Thursday, September 26, 2013


A short time ago, I had the privilege of speaking at my church's morning worship service about dreams. It wasn't about the esoteric, subconscious, whimsical kind of dream, but rather the kind of dreaming related to goals and desires. As often happens, I felt there was a lot more that could be said on the subject than I was able to share.

A couple of years ago, I was forced to resign as children's pastor (after 15 years).  It was nothing of a moral nature, nothing scandalous, just a matter of politics and marketing. Since children's ministry was such a huge part of my life for so long, I suddenly found myself in a time of transition between what I knew and the great unknown.  I believe God used that to steer me toward the message about dreams.

As I thought further, I came up with three totally random principles that I'd like to share. I'm sure there are more (and for the benefit of those of you in management, motivation, or career building fields, I'm well aware that there is a strict technical difference among dreams, vision, goals, and so on.  I'm sort of lumping everything together in this post and I'll leave it to you to fine tune the definitions).

1.  Seek counsel that will help you, not discourage you. Surround yourself with people who will be your biggest cheerleaders and supporters.  Now here's the caveat: wise counsel can and should let you know if you're not ready, not able, or not suited to a task or ministry. But there is a difference between the critic who doesn't "get it" and thinks it's his duty to let you know that he doesn't think you're the man or woman for the job and the wise counselor who will help you define, refine, and adjust your dreams and goals.
(if you are in children's ministry, you might invest in some "coaching" services, such as Kidology, Jim Wideman, and others).

2.  Surprise people with the best.  Remember Susan Boyle? She had a dream to perform on stage and got her chance on Britain's Got Talent. The judges rolled their eyes and the audience snickered...until Ms. Boyle sang. Jaws dropped and eyes widened as this powerful and beautiful voice rang out. Go to YouTube and search for "emotional" or "surprising" auditions for shows like America's Got Talent, X-Factor, or the Voice (make sure you grab some tissues!). What these videos have in common is the total shock and amazement of the judges and audience when the least likely candidate nails a performance.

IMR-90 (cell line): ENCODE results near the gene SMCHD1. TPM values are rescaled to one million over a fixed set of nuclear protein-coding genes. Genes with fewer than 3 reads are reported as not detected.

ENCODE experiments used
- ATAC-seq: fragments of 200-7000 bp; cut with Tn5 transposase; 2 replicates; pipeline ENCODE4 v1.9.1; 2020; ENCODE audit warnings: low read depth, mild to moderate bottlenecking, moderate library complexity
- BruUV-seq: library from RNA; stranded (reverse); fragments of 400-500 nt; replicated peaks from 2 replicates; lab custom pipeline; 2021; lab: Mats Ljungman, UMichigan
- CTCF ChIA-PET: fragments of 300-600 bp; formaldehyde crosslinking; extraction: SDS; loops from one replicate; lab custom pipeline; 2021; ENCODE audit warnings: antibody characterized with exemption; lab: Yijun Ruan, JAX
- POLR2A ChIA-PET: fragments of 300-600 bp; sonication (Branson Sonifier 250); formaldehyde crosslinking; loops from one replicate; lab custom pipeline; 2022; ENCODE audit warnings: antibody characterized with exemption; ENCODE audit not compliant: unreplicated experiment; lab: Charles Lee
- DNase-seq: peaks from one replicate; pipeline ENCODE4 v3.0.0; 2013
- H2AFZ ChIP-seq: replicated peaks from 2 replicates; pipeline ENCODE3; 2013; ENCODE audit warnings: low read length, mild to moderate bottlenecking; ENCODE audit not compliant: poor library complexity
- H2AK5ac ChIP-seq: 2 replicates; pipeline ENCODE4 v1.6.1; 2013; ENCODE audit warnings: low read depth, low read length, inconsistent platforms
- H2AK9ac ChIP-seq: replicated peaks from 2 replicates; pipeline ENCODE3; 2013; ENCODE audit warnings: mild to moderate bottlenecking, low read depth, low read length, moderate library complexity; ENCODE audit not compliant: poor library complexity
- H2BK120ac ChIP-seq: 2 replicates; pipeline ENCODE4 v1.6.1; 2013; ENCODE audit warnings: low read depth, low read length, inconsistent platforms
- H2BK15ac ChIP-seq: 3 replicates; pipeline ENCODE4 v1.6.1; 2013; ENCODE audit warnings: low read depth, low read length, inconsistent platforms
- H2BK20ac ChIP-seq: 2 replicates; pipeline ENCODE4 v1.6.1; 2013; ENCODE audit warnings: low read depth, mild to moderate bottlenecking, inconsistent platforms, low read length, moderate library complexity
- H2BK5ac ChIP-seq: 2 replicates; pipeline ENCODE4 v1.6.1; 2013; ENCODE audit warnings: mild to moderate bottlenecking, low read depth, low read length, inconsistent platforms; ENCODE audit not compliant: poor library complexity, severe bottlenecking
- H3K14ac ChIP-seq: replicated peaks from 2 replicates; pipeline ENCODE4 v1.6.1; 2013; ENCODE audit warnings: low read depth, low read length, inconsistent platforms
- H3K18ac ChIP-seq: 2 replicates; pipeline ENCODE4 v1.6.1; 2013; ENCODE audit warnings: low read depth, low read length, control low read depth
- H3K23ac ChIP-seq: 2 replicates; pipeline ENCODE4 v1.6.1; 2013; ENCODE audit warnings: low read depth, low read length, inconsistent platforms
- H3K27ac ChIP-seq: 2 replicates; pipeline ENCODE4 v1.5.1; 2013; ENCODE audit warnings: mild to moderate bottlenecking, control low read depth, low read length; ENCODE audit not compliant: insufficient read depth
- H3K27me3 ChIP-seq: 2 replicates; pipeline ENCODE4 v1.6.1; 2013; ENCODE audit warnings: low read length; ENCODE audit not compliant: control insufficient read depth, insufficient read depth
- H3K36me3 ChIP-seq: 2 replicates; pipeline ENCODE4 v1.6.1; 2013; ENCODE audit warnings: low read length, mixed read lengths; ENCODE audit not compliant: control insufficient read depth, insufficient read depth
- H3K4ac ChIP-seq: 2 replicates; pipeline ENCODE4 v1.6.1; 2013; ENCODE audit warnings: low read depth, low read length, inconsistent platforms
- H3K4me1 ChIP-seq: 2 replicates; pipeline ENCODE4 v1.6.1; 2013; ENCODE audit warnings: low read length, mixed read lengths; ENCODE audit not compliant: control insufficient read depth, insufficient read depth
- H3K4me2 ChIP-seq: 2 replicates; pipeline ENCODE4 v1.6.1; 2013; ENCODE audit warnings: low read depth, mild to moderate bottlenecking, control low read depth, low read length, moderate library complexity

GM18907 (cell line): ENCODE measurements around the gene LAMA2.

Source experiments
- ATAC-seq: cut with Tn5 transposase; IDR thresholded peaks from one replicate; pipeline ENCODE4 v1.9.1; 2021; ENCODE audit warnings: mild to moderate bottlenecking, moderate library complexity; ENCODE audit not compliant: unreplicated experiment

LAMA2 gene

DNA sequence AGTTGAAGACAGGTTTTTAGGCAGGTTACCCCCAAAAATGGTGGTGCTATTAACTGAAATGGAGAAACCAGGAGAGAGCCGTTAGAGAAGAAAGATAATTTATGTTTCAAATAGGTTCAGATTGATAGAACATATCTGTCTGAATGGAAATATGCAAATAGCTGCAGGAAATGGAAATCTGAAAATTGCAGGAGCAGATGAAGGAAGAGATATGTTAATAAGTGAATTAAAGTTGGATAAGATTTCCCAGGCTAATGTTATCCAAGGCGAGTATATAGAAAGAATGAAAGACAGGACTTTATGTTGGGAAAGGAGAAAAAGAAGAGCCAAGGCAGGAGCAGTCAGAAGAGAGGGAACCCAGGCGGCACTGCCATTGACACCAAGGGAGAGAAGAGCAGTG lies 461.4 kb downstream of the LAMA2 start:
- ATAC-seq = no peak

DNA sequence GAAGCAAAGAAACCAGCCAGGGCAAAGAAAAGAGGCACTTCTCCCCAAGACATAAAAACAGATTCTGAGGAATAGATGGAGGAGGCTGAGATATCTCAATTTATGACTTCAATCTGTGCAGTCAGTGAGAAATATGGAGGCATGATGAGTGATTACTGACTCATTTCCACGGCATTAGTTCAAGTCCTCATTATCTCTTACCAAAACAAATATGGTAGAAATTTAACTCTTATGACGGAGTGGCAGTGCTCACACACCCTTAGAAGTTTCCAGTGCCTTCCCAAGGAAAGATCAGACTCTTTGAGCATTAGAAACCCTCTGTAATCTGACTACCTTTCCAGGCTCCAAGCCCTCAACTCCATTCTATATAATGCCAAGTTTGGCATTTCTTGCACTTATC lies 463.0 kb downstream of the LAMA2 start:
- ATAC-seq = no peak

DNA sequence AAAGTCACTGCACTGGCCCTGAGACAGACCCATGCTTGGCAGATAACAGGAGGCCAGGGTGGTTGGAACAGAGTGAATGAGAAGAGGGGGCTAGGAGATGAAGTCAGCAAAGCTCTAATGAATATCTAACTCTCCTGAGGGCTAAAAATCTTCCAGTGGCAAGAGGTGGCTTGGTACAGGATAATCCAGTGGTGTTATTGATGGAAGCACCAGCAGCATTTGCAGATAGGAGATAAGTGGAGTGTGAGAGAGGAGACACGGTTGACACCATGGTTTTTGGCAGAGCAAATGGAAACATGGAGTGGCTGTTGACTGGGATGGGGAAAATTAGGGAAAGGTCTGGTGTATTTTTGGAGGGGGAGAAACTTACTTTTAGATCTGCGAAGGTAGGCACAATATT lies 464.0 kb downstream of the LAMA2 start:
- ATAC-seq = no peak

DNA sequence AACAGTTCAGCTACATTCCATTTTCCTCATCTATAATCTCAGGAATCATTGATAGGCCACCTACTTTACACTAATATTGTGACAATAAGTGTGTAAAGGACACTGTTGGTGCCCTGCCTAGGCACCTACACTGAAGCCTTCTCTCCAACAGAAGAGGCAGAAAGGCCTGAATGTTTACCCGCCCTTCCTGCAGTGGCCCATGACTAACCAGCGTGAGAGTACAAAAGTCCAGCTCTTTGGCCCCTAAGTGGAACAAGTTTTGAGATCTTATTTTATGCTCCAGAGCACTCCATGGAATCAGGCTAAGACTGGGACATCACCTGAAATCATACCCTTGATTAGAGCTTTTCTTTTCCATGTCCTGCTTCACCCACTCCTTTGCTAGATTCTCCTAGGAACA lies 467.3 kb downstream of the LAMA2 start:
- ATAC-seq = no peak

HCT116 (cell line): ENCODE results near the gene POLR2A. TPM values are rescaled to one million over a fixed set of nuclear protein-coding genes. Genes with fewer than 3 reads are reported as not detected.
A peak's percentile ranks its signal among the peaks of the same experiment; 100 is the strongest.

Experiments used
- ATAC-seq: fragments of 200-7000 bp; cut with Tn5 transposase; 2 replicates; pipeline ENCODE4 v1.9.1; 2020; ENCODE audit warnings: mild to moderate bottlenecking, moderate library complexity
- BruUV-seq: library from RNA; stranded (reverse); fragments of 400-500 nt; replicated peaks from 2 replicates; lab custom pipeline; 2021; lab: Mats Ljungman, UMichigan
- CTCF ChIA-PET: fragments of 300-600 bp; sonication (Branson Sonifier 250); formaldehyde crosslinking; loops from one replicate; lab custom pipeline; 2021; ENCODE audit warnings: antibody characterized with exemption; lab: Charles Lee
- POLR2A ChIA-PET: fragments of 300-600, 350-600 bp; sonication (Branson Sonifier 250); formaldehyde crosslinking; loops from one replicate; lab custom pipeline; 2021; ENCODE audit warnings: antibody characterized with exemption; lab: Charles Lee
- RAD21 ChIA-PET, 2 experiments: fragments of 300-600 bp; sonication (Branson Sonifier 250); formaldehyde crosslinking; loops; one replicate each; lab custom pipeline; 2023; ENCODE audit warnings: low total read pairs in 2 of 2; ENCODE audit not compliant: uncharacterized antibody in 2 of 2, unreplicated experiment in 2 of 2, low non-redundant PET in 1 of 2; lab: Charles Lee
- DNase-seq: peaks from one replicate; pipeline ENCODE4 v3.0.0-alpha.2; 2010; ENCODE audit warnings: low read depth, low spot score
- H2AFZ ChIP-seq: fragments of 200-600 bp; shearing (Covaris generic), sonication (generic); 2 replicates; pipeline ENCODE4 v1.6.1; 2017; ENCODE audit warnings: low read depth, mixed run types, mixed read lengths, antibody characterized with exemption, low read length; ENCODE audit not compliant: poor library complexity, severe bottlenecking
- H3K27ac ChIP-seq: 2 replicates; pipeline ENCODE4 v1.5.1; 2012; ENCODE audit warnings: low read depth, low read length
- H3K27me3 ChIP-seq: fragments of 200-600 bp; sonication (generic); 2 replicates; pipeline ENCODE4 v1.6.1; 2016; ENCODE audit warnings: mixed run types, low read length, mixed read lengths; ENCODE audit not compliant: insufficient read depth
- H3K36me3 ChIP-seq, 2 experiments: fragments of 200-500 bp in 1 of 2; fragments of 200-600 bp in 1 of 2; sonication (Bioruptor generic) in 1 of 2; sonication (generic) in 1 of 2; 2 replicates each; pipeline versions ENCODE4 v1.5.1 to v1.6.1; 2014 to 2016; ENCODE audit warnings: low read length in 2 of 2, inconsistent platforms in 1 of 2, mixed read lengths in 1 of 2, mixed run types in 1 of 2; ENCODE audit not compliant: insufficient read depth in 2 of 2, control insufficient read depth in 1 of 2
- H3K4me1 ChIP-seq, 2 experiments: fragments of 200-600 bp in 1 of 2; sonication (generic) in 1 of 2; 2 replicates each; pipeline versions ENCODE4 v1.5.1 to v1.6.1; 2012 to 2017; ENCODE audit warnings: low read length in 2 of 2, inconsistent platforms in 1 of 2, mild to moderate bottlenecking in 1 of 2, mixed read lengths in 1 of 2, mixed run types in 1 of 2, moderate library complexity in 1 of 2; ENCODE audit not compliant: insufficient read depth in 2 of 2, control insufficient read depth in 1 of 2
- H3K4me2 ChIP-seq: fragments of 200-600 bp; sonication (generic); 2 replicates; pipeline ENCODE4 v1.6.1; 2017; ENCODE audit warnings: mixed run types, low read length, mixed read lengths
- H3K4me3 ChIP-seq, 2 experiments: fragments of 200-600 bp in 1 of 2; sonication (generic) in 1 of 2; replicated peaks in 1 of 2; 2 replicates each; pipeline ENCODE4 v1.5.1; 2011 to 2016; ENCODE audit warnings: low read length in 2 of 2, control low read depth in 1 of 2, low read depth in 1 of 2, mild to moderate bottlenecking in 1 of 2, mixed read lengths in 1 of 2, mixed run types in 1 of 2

In like fashion, we should always put our best proverbial foot forward in everything we do, especially matters pertaining to our goals, aspirations, and dreams. Go beyond what is expected and do the unexpected. Polish that presentation, dress a notch above the standard dress code, make sure all the elements of your lesson are ready and in place, practice and refine that song. And when your best comes out, the observers will be amazed.

3.  Patience and flexibility go together. One of the most profound sayings in pursuing our objectives is this gem: "Lather, rinse, repeat."  Actually, it came from a shampoo bottle, but think of the implications.  If you work up the suds as you follow your dreams and desires, but somewhere along the way, you get knocked off course, what do you do? For me, it was (and still is) a time of evaluation, re-equipping, and enrichment.  It's a "rinsing" time.  Maybe the Lord wants me back in a different children's ministry.  Maybe He wants me to return to a broader teaching ministry. And maybe He just wants me to write books and articles.  At this point, I am patiently waiting until time to "lather" again.
   By the way, do not confuse waiting with idleness. Sitting around doing nothing is a dream killer. Read, study, take a course, keep your mind active with a hobby, and keep your eyes open for new opportunities.

What would you add to the list?  I would love to hear your feedback and comments.